I’m sure you’ve heard of Drive in theaters, but have you ever heard of Cemetery Screenings?
I heard whispers (or rather shouts) of this intriguing mode of movie-watching, but I never got to experience it until my buddy Lena invited me to join her and a few friends last May 12th.
Cinespia came up with the idea of screening movies at the Hollywood Forever Cemetery about a decade ago and since then, thousands of people flock to the site every Saturday during the summer months for the amazing experience.
Why the Hollywood Forever Cemetery? Well, first it’s located right beside the Paramount Film Studios, and second, it’s where celebrities such as famous Hollywood actors, film producers and directors have been laid to rest. (Apparently they enjoy movies even in the afterlife.)
There was already a long line of people with picnic baskets (some dressed in costume) at the cemetery entrance by the time we arrived in the area at 630pm. Lena had signed up early so she’d gotten us parking passes along with the movie tickets, but since the gates opened at 7pm exactly, we had to park somewhere first to pass the time.
When the gates opened, we drove in and followed the throng of people headed toward the massive field at the center of the cemetery.
Seeing all the ornate tombstones that housed the dead, alongside living, breathing, and laughing people with picnic baskets was an interesting experience, to say the least.
Once we had parked, we hauled our blankets and bags of food out of the car’s trunk. Lena’s friends had gotten there early and had found a spot at the very edge of the field, where the grass met the road. We trudged toward the area and quickly laid out our blankets before more people arrived.
The movie was supposed to start at 830pm, when the sky got dark enough. While waiting, we all shared the food and wine we’d brought to the event.
I also did an impromptu personality reading for some new friends while we ate. They all encouraged me to open a psychic shop after my reading.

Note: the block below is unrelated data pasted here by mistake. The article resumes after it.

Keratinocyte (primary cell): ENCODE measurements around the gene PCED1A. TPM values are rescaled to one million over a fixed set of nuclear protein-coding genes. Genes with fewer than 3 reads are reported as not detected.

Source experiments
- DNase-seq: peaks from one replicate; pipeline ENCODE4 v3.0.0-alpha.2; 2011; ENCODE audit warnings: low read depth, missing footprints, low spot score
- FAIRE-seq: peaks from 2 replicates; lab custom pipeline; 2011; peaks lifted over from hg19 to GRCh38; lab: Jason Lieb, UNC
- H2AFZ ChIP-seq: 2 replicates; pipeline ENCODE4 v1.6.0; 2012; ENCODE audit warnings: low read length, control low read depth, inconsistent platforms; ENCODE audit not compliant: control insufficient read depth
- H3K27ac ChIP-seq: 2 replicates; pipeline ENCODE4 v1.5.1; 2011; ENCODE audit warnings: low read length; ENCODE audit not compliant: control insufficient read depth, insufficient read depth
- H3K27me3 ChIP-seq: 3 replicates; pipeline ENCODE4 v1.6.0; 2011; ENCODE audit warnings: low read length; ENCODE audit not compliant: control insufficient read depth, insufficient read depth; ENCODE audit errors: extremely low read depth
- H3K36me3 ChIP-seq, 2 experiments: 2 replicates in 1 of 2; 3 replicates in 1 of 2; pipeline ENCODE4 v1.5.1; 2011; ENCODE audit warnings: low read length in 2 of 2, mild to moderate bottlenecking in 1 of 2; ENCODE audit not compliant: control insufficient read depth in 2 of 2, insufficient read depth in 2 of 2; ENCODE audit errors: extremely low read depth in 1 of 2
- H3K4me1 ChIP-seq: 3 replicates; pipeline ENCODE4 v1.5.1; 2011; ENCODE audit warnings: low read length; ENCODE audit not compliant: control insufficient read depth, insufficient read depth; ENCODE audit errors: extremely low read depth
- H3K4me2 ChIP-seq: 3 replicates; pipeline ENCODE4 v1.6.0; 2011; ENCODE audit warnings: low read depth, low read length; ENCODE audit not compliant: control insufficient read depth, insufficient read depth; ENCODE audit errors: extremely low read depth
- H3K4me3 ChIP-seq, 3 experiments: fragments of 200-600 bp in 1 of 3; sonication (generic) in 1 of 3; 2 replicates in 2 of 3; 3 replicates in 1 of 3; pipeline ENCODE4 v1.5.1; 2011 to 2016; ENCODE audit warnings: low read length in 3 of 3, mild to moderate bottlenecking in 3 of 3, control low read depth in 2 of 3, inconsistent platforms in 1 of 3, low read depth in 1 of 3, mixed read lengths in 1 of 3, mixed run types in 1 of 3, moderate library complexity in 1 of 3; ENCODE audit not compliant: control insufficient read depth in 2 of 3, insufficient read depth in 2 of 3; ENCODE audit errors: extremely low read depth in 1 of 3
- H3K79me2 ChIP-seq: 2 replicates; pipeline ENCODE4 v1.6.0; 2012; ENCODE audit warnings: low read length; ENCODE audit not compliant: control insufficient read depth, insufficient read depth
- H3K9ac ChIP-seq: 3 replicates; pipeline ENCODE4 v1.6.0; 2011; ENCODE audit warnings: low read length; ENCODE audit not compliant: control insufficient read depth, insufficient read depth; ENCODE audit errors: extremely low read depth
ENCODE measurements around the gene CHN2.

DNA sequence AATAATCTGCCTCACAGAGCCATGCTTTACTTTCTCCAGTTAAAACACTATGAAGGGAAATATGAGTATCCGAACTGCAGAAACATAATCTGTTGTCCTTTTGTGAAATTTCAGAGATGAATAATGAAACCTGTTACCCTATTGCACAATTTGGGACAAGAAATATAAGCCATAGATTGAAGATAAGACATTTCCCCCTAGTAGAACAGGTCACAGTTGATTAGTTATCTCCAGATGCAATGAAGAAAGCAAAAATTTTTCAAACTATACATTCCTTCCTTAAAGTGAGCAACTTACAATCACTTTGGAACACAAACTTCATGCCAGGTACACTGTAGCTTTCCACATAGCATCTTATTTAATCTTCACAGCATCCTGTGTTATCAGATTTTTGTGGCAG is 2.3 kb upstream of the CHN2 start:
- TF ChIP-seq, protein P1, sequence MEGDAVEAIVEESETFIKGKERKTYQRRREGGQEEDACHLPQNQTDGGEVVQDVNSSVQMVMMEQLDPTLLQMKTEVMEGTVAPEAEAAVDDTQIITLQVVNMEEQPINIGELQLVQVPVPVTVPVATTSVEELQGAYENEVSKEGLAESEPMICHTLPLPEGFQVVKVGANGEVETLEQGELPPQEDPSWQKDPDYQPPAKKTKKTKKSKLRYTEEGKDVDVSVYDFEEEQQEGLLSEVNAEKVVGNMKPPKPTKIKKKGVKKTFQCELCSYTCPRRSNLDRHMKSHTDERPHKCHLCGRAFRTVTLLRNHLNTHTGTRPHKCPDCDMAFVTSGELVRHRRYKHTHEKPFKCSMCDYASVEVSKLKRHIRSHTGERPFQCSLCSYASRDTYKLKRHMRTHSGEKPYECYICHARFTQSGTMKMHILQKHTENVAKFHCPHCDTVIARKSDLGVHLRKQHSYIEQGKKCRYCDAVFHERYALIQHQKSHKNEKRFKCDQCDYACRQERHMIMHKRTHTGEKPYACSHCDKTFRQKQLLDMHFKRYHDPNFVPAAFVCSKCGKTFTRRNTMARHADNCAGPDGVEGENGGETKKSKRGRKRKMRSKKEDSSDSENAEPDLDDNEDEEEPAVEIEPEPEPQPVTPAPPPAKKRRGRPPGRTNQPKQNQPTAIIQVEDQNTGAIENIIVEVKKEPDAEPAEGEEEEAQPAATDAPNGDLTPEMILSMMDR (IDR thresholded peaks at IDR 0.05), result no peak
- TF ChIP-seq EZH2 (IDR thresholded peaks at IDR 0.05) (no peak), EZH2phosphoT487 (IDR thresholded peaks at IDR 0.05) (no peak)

As the sky grew darker, the organizers began to project commercials for their upcoming screenings onto the big white wall at the other end of the field. The DJ began to soften the music as the founder of Cinespia came on stage and welcomed us to the event.
Finally, after a round of applause, he stepped down and the movie began.
The movie, directed by the great Alfred Hitchcock (whose tombstone lay directly behind us), starred Farley Granger as Guy Haines, a famous tennis player, and Robert Walker as Bruno Antony, the man with the crazy murder scheme, whom Guy meets on the train.
I had never watched a Hitchcock film before them, and boy, was it an awesome experience. Though the movie was filmed in black and white, I was completely sucked into the story. I would’ve enjoyed the movie a lot more if I didn’t have to move every time some person stood up to go to the restroom (or to be more precise, the toilet cabins).
I had a great time and really enjoyed the experience, though I did get a migraine after the movie. And that was only because some crazy people behind us decided to smoke weed and the smell just about killed me.
As expected, getting out of the cemetery was a bit of a toughie, but Lena managed to get us home safely somehow.
But despite the traffic of both people and cars, this is one event I’d definitely recommend. If you happen to be in Los Angeles around the summer time, do consider watching a movie at the cemetery! It’s one experience you’re bound to remember forever.
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